Don’t fence me in: Phil Williams, who co-founded Folklife and fought to keep it free, dies at 80

Phil Williams, co-founder of the Folklife festival and the pioneering folk label Voyager Recordings, has died at the age of 80.

Phil Williams, a co-founder Seattle’s Folklife festival and pillar of the region’s folk-music scene, died last week of complications from blood cancer. He was 80.

Mr. Williams was a business attorney, a philosophy major at Reed College and a mandolin and guitar player. His widow and former collaborator Vivian Williams “plays fiddle,” as she put it, but they both served as conduits who brought folk music — from Asia to Africa to Snohomish County — to Seattle for decades. She served on the Folklife board for years and they started a record label,Voyager, to document and preserve music other folk-record companies were overlooking.

Voyager started as kind of an accident, when the two of them went to fiddle contests in Montana and Idaho. “There were all these amazing jam sessions,” Williams said. “Phil was just running around, carrying his tape recorder and recording everything.”

When the couple got back to Seattle and listened to the tapes, they realized they had a sonic treasure trove: sounds that weren’t being recorded anywhere else. “All the traditional-music record labels had gone to Appalachia,” Williams said. “But the Texas guys had a knack for making incredibly intricate improvisations based on very simple melodies; the Northwest fiddlers were dance-oriented and tended to play quite simply and unornamented.” But, she added, the Northwest tradition — largely influenced by people from Kentucky and Tennessee who’d settled in the Darrington area, as well as northern European immigrants — played with a heartfeltness the two of them hadn’t found anywhere else.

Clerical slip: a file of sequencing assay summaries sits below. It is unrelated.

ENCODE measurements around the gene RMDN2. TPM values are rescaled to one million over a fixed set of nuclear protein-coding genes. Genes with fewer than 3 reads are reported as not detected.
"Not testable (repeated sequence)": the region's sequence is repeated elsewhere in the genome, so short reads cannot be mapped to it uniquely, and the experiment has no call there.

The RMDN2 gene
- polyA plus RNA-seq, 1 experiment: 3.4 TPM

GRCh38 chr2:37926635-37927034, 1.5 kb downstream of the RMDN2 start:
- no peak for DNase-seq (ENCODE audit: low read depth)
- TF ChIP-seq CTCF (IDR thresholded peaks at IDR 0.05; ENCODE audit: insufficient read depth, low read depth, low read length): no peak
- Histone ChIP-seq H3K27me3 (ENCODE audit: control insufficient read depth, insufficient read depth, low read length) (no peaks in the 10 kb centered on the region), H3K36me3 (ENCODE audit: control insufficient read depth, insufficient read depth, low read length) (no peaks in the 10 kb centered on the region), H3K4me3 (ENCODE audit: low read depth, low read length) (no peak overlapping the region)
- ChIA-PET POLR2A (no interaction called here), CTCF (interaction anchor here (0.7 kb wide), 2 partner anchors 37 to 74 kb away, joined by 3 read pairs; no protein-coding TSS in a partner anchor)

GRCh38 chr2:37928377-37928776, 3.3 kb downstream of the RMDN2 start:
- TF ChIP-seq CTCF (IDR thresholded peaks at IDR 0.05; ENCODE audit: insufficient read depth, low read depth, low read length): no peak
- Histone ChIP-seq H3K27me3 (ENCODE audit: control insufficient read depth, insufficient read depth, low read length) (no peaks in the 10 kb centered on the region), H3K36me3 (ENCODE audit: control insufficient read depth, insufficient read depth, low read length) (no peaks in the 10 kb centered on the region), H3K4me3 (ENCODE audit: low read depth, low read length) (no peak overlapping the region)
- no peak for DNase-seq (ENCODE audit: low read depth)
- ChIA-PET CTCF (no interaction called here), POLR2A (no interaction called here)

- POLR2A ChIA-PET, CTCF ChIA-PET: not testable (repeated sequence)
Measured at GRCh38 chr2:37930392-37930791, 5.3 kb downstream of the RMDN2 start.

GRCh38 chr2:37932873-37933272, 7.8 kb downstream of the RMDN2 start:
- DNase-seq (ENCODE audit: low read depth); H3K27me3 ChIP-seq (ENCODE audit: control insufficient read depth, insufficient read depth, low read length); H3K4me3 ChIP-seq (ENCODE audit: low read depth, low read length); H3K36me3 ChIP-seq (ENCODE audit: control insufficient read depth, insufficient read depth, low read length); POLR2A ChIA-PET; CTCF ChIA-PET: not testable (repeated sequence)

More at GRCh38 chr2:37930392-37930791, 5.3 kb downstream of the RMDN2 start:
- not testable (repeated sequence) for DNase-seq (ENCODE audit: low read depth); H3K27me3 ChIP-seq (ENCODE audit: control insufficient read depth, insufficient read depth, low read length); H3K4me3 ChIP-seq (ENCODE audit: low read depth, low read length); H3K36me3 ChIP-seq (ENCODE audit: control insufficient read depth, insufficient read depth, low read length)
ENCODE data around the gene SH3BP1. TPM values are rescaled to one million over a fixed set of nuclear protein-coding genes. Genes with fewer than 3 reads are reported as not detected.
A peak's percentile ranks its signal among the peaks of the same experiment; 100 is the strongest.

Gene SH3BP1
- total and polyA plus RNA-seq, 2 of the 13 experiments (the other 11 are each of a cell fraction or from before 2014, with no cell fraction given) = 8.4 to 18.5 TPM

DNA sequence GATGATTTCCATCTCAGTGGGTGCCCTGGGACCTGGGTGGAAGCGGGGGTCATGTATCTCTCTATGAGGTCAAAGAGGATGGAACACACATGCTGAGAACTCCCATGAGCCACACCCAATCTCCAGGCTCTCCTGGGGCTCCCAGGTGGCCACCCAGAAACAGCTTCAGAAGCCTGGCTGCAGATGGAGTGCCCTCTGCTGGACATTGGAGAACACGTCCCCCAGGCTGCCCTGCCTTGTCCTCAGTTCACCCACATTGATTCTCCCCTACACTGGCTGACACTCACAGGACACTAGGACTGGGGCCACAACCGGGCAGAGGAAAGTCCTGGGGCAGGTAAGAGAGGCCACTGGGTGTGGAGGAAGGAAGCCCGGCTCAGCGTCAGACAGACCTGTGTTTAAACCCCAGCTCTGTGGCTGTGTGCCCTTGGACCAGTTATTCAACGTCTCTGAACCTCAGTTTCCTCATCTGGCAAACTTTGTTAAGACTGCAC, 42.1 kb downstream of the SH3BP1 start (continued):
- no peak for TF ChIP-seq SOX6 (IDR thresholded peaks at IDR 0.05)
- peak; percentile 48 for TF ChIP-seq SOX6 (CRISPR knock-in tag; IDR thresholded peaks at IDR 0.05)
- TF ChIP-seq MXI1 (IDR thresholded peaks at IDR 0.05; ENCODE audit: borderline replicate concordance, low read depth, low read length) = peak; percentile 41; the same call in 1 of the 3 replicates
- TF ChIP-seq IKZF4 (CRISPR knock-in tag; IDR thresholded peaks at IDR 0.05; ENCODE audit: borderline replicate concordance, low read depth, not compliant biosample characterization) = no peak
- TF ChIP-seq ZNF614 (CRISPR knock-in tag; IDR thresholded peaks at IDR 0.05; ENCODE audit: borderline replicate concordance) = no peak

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“Darrington was an end-of-the-road kind of place back then,” she said. “But we got acquainted with those folks, learned their music, ate…

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